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SQL Server Transaction Log Management

Book Description

When a SQL Server database is operating smoothly and performing well, there is no need to be particularly aware of the transaction log, beyond ensuring that every database has an appropriate backup regime and restore plan in place. When things go wrong, however, a DBA's reputation depends on a deeper understanding of the transaction log, both what it does, and how it works. An effective response to a crisis requires rapid decisions based on understanding its role in ensuring data integrity.

Table of Contents

  1. Cover Page
  2. Title Page
  3. Copyright Page
  4. Table of Contents
  5. About the Authors
  6. Acknowledgements
  7. Introduction
  8. Chapter 1: Meet the Transaction Log
    1. How SQL Server Uses the Transaction Log
    2. Write ahead Logging and Transactional Consistency
    3. Transaction Log Backup and Restore
    4. Controlling the Size of the Log
    5. A Brief Example of Backing up the Transaction Log
    6. Summary
  9. Chapter 2: Some, but not too Much, Log Internals
    1. Virtual Log Files and the Active Log
    2. Log Truncation and Space Reuse
    3. A Peek at how SQL Server Grows the Log
    4. Summary
  10. Chapter 3: Transaction Logs, Backup and Recovery
    1. The Importance of Backups
    2. What Backups do I Need to Take?
    3. Database Recovery Models
      1. Choosing the Right Recovery Model
      2. Setting the Recovery Model
      3. Discovering the Recovery Model
      4. Switching Models
    4. Log Backup Logistics
      1. Frequency of Log Backups
      2. Preserving the Log Chain
      3. Storing Log Backups
      4. Automating and Verifying Backups
    5. Summary
  11. Chapter 4: Managing the Log in Simple Recovery Model
    1. Working in Simple Recovery Model
    2. Pros and Cons of Simple Recovery Model
  12. Chapter 5: Managing the Log in Full Recovery Model
    1. What Gets Logged?
    2. Basics of Log Backup
      1. Are Log Backups being Taken?
      2. How to Back up the Transaction Log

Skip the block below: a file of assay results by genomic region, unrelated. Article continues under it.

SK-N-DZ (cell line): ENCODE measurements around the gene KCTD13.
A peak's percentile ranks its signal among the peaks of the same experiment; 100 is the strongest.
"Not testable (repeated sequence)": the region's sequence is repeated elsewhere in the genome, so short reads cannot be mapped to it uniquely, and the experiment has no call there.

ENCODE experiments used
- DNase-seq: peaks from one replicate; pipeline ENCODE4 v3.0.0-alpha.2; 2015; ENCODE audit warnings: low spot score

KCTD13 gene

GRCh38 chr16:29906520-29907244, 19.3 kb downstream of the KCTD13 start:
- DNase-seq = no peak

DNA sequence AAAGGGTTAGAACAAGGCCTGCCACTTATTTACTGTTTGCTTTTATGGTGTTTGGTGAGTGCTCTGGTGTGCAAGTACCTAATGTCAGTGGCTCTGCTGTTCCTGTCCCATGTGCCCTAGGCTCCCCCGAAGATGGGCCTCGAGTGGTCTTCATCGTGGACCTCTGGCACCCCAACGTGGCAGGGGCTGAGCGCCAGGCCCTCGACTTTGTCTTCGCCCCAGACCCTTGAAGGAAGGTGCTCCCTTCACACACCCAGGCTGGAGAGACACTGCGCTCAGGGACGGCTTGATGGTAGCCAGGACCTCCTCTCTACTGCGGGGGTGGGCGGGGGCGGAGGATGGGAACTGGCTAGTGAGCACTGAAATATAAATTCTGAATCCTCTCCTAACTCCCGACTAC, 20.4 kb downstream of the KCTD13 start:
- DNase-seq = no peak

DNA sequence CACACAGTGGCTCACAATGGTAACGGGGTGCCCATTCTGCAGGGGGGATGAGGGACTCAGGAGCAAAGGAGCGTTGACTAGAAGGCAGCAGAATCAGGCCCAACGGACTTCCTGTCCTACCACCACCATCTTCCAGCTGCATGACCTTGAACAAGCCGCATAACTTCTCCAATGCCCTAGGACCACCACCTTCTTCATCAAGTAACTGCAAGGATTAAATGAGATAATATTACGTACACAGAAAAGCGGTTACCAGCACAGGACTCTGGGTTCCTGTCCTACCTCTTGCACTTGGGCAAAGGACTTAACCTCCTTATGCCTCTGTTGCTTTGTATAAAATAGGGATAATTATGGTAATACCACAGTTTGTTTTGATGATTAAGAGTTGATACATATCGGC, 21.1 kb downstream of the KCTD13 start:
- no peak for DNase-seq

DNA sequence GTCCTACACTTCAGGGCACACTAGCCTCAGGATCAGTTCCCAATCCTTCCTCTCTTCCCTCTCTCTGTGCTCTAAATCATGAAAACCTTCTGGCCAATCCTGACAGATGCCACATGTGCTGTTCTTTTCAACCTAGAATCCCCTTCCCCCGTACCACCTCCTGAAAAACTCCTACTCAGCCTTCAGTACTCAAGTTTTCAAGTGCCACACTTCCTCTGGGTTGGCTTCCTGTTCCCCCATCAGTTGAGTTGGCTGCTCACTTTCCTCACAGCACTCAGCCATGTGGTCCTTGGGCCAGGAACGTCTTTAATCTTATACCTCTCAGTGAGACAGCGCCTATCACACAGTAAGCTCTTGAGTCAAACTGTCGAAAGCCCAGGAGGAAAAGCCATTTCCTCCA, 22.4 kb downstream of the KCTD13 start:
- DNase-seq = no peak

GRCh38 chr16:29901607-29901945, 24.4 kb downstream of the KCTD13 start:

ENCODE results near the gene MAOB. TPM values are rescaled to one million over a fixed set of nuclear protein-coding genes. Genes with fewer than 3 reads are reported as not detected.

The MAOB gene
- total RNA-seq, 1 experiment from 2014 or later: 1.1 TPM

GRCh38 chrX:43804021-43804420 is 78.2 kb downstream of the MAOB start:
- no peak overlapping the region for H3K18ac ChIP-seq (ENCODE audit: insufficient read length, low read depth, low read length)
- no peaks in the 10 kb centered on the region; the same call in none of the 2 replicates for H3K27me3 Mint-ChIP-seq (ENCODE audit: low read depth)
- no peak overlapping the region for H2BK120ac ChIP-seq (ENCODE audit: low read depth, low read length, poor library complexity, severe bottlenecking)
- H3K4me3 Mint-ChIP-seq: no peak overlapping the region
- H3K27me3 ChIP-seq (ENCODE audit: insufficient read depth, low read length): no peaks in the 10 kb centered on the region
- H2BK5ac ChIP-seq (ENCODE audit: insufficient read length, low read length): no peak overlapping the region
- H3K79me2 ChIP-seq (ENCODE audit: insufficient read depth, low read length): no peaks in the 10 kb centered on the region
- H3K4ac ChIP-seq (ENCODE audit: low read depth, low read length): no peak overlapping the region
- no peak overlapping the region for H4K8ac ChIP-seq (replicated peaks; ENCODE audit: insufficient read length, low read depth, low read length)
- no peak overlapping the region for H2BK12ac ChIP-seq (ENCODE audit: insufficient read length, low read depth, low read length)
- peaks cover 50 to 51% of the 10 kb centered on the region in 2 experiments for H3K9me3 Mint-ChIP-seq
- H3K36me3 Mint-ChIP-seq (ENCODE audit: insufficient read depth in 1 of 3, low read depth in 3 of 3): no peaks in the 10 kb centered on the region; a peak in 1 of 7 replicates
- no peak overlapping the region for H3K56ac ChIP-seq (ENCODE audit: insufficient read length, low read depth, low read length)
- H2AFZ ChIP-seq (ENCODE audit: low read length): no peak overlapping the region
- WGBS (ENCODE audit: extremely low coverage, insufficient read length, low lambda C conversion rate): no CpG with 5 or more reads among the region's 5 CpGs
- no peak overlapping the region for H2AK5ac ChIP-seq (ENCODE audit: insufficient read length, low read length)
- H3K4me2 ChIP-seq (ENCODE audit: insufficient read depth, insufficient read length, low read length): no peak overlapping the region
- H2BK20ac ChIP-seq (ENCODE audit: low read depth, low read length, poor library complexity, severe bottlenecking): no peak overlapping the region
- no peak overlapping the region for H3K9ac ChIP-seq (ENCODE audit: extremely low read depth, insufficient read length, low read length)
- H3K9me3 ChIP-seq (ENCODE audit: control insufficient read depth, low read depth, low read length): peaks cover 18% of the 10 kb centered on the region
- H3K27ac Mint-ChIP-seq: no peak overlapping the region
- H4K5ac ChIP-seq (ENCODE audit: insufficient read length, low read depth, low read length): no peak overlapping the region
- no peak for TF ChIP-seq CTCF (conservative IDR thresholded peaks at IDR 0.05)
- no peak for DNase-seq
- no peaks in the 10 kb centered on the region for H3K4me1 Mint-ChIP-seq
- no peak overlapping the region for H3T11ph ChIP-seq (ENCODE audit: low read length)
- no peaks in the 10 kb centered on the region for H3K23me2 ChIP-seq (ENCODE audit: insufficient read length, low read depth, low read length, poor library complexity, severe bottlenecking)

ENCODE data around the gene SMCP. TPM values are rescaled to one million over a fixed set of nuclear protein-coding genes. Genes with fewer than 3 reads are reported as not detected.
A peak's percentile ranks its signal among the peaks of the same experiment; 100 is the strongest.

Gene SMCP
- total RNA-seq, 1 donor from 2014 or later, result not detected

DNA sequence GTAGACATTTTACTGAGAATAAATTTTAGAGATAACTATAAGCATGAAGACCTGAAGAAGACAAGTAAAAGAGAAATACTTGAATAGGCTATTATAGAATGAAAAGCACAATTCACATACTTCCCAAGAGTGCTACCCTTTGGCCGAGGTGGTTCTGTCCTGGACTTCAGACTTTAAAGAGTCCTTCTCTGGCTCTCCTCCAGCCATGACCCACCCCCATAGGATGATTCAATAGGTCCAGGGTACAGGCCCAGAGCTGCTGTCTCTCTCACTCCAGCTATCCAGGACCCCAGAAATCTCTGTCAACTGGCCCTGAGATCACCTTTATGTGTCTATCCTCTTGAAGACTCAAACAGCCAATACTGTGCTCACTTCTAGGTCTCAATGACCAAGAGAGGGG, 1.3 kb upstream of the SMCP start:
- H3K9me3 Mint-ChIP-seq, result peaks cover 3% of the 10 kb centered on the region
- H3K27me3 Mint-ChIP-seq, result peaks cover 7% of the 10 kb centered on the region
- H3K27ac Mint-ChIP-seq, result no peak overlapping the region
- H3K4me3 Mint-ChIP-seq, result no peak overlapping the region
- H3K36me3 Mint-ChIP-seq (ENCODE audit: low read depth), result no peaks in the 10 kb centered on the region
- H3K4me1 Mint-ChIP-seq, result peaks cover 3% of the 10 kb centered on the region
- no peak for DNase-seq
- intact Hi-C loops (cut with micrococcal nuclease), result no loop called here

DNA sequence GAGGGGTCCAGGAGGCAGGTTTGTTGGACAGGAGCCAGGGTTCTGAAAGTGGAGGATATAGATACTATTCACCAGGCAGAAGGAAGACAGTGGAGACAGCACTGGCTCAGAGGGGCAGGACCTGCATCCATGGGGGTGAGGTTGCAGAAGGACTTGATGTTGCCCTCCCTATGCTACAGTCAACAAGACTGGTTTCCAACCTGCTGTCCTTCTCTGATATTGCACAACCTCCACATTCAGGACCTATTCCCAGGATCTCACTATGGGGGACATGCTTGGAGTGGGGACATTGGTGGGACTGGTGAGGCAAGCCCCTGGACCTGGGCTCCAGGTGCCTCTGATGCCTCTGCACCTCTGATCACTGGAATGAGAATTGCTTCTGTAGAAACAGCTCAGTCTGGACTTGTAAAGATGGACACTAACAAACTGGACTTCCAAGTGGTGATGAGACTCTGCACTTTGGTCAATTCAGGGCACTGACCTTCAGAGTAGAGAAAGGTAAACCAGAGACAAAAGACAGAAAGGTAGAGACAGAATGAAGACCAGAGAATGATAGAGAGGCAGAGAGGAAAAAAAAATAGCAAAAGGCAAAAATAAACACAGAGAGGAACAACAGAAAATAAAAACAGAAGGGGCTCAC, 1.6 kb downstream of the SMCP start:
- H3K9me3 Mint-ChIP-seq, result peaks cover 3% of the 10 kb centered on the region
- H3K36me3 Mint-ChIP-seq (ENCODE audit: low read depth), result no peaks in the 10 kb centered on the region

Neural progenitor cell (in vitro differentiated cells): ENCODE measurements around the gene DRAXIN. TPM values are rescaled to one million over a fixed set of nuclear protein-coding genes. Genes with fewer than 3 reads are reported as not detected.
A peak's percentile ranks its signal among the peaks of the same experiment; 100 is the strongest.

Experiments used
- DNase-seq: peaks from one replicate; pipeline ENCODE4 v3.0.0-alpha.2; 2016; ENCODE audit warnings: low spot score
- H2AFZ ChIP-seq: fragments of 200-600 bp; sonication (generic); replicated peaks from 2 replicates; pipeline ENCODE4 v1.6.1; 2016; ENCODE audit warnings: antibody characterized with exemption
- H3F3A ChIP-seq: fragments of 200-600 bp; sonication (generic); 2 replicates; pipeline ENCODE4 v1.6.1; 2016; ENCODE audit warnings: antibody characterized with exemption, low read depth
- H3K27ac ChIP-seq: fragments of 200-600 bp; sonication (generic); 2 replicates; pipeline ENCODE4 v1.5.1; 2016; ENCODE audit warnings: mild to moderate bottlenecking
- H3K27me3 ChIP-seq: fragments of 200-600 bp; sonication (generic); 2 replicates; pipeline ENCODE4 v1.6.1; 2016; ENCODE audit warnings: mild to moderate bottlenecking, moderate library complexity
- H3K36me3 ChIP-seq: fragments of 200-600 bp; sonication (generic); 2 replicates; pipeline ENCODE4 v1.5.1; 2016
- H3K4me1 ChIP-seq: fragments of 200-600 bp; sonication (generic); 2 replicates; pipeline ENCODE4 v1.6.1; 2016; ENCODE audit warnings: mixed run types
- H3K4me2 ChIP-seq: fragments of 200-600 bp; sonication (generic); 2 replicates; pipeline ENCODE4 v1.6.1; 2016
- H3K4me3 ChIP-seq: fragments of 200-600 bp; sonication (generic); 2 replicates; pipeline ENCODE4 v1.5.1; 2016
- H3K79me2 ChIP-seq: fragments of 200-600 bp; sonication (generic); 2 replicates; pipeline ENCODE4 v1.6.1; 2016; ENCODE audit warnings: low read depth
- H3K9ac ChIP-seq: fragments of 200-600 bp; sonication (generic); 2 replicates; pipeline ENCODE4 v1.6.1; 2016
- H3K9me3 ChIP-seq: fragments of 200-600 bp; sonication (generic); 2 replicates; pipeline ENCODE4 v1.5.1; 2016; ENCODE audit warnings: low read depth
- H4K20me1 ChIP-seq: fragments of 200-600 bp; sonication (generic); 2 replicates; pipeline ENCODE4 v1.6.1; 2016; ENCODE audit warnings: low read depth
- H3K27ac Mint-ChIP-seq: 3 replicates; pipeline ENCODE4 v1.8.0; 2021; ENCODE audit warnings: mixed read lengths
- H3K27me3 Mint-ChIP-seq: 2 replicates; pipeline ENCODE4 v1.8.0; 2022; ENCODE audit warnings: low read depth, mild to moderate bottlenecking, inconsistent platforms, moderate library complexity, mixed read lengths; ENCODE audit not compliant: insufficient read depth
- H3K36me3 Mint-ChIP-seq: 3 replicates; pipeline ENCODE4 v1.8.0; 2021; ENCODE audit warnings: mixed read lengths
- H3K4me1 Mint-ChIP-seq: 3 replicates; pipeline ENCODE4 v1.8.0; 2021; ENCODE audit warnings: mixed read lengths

3. Tail Log Backups
    3. Performing Restore and Recovery
      1. Full Restore to Point of Failure
      2. Restore to End of Log Backup
      3. Point-In-Time Restores
      4. Tail Log Backups when the Database is Offline
    4. Summary
  13. Chapter 6: Managing the Log in Bulk_Logged Recovery Model
    1. Minimally Logged Operations
    2. Advantages of Minimal Logging and Bulk_Logged Recovery
    3. Implications of Minimally Logged Operations
      1. Crash Recovery
      2. Database Restores
      3. Log Backup Size
      4. Tail Log Backups
    4. Best Practices for Use of Bulk_Logged
    5. Summary
  14. Chapter 7: Dealing with Excessive Log Growth
    1. Sizing and Growing the Log
    2. Diagnosing a Runaway Transaction Log
      1. Excessive Logging: Index Maintenance Operations
      2. Lack of Log Space Reuse
      3. Other Possible Causes of Log Growth
    3. Handling a Transaction Log Full Error
    4. Mismanagement or what not to do
      1. Detach Database, Delete Log File
      2. Forcing Log File Truncation
      3. Scheduled Shrinking of the Transaction Log
    5. Proper Log Management
    6. Summary
  15. Chapter 8: Optimizing Log Throughput
    1. Physical Architecture
      1. You only Need One Log File
      2. Use a Dedicated Drive/Array for the Log File
      3. Use Raid 10 for Log Drives, if Possible
    2. Log Fragmentation and Operations that Read the Log
      1. Effect on Log Backups
      2. Effect on Crash Recovery
    3. Correct Log Sizing
    4. What to do if things Go Wrong
    5. Summary
    6. Further Reading
    7. Acknowledgements
  16. Chapter 9: Monitoring the Transaction Log
    1. Monitoring Tools
    2. Windows Perfmon
    3. Red Gate SQL Monitor
    4. Dynamic Management Views and Functions
    5. Using sys.dm_db_log_space_usage (Sql Server 2012 only)
    6. Using sys.dm_io_virtual_file_stats
    7. Using sys.dm_os_performance_counters
    8. T-Sql and PowerShell Scripting
    9. T-Sql and SSIS
    10. PowerShell
    11. Summary
    12. Further Reading
    13. Acknowledgements